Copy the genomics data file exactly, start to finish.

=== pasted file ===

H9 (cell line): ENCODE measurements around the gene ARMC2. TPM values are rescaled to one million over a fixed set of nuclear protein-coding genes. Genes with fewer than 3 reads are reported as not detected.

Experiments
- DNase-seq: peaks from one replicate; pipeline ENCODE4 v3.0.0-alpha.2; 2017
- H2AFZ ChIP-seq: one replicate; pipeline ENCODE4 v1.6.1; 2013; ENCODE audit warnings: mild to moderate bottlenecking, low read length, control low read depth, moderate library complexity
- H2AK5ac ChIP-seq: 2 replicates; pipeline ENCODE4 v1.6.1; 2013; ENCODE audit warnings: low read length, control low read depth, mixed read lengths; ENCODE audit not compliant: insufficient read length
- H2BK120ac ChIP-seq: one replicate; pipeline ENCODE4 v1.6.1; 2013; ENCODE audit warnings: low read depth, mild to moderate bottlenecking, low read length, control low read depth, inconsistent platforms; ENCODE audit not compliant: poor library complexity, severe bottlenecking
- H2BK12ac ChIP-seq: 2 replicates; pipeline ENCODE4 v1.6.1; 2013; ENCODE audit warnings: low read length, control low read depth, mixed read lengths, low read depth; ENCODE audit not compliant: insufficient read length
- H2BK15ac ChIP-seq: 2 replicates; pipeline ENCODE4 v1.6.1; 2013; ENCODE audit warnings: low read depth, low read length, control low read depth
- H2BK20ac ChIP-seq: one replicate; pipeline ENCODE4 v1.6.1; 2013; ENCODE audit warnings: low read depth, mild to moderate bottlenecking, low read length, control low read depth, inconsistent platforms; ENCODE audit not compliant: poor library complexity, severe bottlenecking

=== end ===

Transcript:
H9 (cell line): ENCODE measurements around the gene ARMC2. TPM values are rescaled to one million over a fixed set of nuclear protein-coding genes. Genes with fewer than 3 reads are reported as not detected.

Experiments
- DNase-seq: peaks from one replicate; pipeline ENCODE4 v3.0.0-alpha.2; 2017
- H2AFZ ChIP-seq: one replicate; pipeline ENCODE4 v1.6.1; 2013; ENCODE audit warnings: mild to moderate bottlenecking, low read length, control low read depth, moderate library complexity
- H2AK5ac ChIP-seq: 2 replicates; pipeline ENCODE4 v1.6.1; 2013; ENCODE audit warnings: low read length, control low read depth, mixed read lengths; ENCODE audit not compliant: insufficient read length
- H2BK120ac ChIP-seq: one replicate; pipeline ENCODE4 v1.6.1; 2013; ENCODE audit warnings: low read depth, mild to moderate bottlenecking, low read length, control low read depth, inconsistent platforms; ENCODE audit not compliant: poor library complexity, severe bottlenecking
- H2BK12ac ChIP-seq: 2 replicates; pipeline ENCODE4 v1.6.1; 2013; ENCODE audit warnings: low read length, control low read depth, mixed read lengths, low read depth; ENCODE audit not compliant: insufficient read length
- H2BK15ac ChIP-seq: 2 replicates; pipeline ENCODE4 v1.6.1; 2013; ENCODE audit warnings: low read depth, low read length, control low read depth
- H2BK20ac ChIP-seq: one replicate; pipeline ENCODE4 v1.6.1; 2013; ENCODE audit warnings: low read depth, mild to moderate bottlenecking, low read length, control low read depth, inconsistent platforms; ENCODE audit not compliant: poor library complexity, severe bottlenecking